Thirsty on a hot day? Most of us would reach for a glass of water to gulp down. But what if you could drink through your skin? And what if there isn't any water lying around because it's the dry season in the North Australian tropical savannah?
The green tree frog Litoria caerulea has figured out a clever way to virtually squeeze water out of thin air. Researchers from Australia's Charles Darwin University led by Christopher Tracy were intrigued by how frogs could still remain active even on cool nights, when their body temperatures (being cold-blooded animals, or poikilotherms) could plummet to as low as 12.5ºC. At those temperatures they are sluggish and so are unlikely to be hunting for food. Instead, the scientists thought they might be seeking out water instead.
Pockets of warm air remain in places like tree trunk hollows. Cool objects placed in warm air will tend to condense the water vapour that remains in the air, which is precisely why glasses of cold drinks "sweat" on the outside. They placed some of these chilled frogs into hollows where they also measured the temperature and humidity. Just to be sure, they also used artificial hollows, essentially chambers filled with humidified air.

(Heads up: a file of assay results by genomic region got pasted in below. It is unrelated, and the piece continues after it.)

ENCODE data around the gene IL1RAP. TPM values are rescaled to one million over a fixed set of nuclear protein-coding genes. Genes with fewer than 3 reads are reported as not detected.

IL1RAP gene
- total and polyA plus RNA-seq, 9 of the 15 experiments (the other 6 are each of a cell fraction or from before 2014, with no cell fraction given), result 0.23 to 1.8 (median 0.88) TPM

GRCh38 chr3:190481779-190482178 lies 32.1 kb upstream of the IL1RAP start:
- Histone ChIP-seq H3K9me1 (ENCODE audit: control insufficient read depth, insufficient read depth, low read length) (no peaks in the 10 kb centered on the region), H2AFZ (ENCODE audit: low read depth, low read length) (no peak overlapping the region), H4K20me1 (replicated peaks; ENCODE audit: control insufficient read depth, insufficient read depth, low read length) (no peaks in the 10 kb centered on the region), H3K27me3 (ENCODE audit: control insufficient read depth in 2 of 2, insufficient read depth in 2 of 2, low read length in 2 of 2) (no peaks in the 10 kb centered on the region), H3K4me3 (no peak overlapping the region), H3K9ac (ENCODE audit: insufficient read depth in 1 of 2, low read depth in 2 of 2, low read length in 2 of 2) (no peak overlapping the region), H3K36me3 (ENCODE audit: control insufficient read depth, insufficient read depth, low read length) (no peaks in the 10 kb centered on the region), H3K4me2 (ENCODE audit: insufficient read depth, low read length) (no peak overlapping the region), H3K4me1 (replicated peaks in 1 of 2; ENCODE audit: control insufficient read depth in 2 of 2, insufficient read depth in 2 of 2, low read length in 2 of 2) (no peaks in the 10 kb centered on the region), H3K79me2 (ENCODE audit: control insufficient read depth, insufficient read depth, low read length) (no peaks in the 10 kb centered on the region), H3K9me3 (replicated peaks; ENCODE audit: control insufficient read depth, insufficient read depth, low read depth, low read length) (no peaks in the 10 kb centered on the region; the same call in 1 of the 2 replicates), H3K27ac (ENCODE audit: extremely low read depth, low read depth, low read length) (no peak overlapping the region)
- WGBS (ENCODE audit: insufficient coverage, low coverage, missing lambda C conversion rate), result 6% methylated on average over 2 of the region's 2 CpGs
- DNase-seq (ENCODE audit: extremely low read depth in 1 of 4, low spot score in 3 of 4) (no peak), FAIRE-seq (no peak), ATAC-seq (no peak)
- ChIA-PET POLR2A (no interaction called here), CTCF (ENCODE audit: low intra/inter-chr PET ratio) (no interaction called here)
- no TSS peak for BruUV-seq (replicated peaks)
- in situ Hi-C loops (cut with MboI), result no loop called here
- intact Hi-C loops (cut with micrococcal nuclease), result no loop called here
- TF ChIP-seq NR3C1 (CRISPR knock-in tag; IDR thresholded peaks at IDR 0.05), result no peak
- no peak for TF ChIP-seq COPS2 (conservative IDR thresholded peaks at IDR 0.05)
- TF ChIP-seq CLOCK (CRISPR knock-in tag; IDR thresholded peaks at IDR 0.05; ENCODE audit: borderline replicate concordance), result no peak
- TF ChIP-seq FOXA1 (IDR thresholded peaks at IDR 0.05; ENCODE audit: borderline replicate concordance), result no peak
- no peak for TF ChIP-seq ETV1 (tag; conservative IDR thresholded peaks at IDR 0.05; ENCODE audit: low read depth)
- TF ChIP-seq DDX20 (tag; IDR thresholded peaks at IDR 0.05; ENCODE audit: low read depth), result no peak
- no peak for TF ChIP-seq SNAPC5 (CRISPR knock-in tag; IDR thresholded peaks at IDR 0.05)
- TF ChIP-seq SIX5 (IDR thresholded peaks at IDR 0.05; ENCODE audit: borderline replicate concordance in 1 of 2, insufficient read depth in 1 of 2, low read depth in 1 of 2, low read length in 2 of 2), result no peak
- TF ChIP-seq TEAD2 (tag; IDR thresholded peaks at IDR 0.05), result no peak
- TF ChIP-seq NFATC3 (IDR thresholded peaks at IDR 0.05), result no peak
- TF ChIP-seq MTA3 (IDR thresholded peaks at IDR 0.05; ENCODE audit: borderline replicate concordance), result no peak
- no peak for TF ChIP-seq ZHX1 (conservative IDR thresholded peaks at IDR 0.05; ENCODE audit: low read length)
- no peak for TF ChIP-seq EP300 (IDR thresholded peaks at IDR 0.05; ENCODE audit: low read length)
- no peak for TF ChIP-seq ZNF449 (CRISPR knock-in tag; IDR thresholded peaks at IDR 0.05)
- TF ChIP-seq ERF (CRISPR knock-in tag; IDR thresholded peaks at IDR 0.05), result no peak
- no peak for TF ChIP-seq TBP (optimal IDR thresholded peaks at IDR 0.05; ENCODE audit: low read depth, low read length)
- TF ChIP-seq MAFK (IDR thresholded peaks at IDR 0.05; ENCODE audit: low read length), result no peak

By weighing the frogs before and after, they found a small (on the order of several tenths or hundredths of a gram) but perceptible gain in mass, which was on average about half a percent of the frog's mass. It doesn't sound like much, but a cup of water is about a quarter of a percent of my total body mass. Droplets of condensed water could also be observed on the frogs after some time.
For more information (and pictures of the frogs), have a look at the press release that went with the paper.
CR Tracy, N Laurence, KA Christian. 2011. Condensation onto the skin as a means for water gain by tree frogs in tropical Australia. The American Naturalist 178 (4): 553-558.